Crowd sourcing has been around for quite some time; find out how you can make it work for you…
One evening, amidst the hustle and bustle of the traffic, my phone rang. It was the editor to announce that baby TBE turns one this February, and during the discussion, she suggested the theme ‘Crowd sourcing’ for the upcoming issue. “Crowd sourcing#!!??” sounded interesting and I agreed right away to give it a try. So my first move was to consult the universal Godfather “Google” and it threw up umpteen number of technical content on the topic; as you can see, this is the generation of shares and tweets, and remixes and creates content that anyone can understand. However, after a brief research and with all due respect to Jeff Howe, I finally settled down to write a ‘Desi’ version. Trust you will find it useful.
Crowd sourcing Version one
‘Crowd sourcing’ is the act of taking a task traditionally performed by a designated agent (such as an employee or a contractor) and outsourcing it by making an open call to an undefined but large group of people. Crowd sourcing allows the power of the crowd to accomplish tasks that were once the province of a specialized few. Or to put it another way, crowd sourcing is to take the principles that have worked for open source software projects and apply them right across the entire spectrum of the business world. – Jeff Howe. For example, Harley Davidson’s renowned crowd sourced ‘virtual creative department’ listed 3,200 international participants to create a market overview as well as guide the marketing model for the brand. After 31 years of association with the ad agency Carmichael Lynch, Harley Davidson has finally settled on the crowd sourcing strategy for its core creative marketing development.
The Desi version
The similarities can’t be missed by any Indian household. The restless claps, the nervewracking BGM, the racing heartbeats, the hot seat, computer Ji and the evergreen Bollywood heartthrob ‘Big B’ clad in a dark suit and sporting glasses with thick frames, the white beard adding to the distinguished look, seated in the chic seat of the Kaun Banega Crorepati, pitching the dialogue “Toh Aap Janta Ki Rai Lehna Chahate Hai” (So you wish to take the public opinion). Yes, you rightly guessed, the ‘audience poll’ where the audience uses a touchpad to designate what they believe to be the correct answer. After the audience has chosen, the results are displayed for the player on the hot seat to decide. This is a typical example of crowd sourcing. In simple words, “A problem shared is a problem halved.”Wikipedia, YouTube, and Google are a few House hold examples of crowd sourcing.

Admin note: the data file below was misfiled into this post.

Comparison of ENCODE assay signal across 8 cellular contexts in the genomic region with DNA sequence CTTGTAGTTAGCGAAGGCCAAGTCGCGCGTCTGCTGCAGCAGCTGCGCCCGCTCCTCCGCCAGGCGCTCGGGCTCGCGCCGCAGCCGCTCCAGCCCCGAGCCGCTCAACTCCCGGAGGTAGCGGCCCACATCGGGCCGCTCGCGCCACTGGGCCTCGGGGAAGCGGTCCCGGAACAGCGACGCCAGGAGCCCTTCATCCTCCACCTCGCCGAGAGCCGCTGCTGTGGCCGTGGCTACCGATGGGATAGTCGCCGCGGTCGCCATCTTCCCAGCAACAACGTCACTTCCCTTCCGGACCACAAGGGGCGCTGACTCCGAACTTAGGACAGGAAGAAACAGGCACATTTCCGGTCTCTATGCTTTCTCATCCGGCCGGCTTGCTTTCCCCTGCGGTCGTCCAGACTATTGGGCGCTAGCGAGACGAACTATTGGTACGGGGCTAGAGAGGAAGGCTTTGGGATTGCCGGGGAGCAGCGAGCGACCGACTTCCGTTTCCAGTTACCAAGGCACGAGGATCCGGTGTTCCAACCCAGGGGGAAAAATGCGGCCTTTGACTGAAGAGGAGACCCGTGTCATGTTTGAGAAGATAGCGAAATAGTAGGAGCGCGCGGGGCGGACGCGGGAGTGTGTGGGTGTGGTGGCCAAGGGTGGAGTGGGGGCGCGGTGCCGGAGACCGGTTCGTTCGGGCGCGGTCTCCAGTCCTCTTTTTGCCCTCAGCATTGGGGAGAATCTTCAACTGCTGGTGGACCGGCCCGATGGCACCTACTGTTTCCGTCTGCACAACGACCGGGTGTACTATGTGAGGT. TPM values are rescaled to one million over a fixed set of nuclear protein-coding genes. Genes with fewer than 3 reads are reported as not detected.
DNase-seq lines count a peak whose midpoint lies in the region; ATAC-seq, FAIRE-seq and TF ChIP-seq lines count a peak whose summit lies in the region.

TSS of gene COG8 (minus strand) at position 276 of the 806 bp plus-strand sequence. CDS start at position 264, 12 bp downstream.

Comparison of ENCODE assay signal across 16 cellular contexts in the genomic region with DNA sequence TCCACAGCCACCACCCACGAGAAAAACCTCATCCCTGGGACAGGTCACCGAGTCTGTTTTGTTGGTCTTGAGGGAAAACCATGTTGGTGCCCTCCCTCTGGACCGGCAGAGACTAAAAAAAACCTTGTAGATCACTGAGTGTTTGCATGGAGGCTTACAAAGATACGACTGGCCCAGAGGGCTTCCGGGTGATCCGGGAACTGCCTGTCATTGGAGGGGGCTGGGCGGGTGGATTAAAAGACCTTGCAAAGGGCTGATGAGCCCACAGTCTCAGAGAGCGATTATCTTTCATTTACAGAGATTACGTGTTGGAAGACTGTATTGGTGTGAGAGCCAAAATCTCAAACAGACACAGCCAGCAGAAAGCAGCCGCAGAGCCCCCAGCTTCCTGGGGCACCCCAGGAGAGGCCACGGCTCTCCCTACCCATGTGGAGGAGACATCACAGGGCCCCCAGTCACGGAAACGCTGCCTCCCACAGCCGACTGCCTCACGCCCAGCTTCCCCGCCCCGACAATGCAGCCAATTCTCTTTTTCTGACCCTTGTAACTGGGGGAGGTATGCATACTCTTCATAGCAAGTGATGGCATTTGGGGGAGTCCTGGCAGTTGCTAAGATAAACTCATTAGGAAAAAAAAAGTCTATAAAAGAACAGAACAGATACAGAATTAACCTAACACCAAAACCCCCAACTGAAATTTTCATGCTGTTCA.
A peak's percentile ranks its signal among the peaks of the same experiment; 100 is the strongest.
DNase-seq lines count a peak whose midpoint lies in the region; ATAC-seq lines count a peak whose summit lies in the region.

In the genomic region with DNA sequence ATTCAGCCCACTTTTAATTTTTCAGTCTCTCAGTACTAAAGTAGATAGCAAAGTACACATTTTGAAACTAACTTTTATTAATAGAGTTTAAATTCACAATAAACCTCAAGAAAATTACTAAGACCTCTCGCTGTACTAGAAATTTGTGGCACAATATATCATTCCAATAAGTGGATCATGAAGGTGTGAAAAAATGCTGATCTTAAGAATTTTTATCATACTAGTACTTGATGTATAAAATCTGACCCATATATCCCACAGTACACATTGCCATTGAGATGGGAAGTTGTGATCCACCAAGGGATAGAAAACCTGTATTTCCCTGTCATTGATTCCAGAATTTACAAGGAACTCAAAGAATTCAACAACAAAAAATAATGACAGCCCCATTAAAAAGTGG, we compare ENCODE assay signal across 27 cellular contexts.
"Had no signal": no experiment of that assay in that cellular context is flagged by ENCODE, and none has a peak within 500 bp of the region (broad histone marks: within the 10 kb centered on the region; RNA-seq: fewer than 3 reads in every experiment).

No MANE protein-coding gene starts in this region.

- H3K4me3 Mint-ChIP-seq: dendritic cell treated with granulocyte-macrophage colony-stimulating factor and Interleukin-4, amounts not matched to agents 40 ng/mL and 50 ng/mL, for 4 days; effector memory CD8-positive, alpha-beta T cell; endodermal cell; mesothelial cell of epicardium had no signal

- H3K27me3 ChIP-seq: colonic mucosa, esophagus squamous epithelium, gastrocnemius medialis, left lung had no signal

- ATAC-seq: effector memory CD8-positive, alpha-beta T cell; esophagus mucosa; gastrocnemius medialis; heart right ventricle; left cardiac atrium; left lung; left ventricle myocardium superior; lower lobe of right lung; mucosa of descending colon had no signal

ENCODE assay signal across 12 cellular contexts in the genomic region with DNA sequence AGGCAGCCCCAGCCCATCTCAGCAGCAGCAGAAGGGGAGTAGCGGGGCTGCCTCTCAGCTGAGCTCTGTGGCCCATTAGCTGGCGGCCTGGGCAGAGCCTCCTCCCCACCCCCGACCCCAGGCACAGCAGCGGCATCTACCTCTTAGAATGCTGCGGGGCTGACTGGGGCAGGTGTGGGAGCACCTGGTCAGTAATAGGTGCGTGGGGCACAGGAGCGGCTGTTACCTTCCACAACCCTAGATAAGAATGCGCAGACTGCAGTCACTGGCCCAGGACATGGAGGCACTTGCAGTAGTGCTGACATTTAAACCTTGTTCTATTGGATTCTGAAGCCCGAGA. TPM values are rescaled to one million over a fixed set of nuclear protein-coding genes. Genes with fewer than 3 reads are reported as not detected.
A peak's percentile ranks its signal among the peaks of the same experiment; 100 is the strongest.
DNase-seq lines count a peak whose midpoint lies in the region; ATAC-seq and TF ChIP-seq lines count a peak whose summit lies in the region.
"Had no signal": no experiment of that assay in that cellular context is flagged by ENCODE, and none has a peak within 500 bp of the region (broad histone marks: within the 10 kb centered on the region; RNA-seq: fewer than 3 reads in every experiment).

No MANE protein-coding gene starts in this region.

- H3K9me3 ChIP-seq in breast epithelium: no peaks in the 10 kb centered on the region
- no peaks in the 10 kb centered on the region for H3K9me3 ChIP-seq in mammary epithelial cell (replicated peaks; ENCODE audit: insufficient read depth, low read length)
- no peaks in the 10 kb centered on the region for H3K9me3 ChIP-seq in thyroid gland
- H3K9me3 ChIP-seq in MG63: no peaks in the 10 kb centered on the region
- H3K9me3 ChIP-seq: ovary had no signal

The trendy parlance ‘crowd sourcing’ was first coined by Wired magazine’s contributing editor, Jeff Howe, in 2006; ever since, the jargon has become the lingo of the future. However, the concept dates back to 1715 when the British government ran an open contest (the Longitude Prize) to trace an effective maritime navigation solution; a clockmaker called John Harrison won the contest. Further reviews presented another interesting fact that a century later early editions of The Oxford English Dictionary was crowdsourced by volunteer contributors sending in definitions on paper slips. More recently, governments and industry alike have embraced crowdsourcing through open contests; a perfect example is the Indian Rupee Design Contest: on March 5 2009, the government crowdsourced the design idea from the public. Five signs were shortlisted from 3,331 responses and on July 15, 2010, the symbol designed by Mr. D. Udaya Kumar was selected. Thus, crowdsourcing is more ‘Citizen Science’ than technology. Crowdsourcing, at its most primary level, is about collaborative intelligence towards a common goal. In simple words, when you don’t have the answers, you unearth somebody who knows or a group of people whose collective intelligence holds the key to your dilemma. Conventionally, owing to an immature network infrastructure, this model was exigent in the business space to a larger extent, but currently the term crowdsourcing has become popular, and will in a short time simply be the way business is done. From our Supersinger contests to Zimbra, crowdsourcing is everywhere.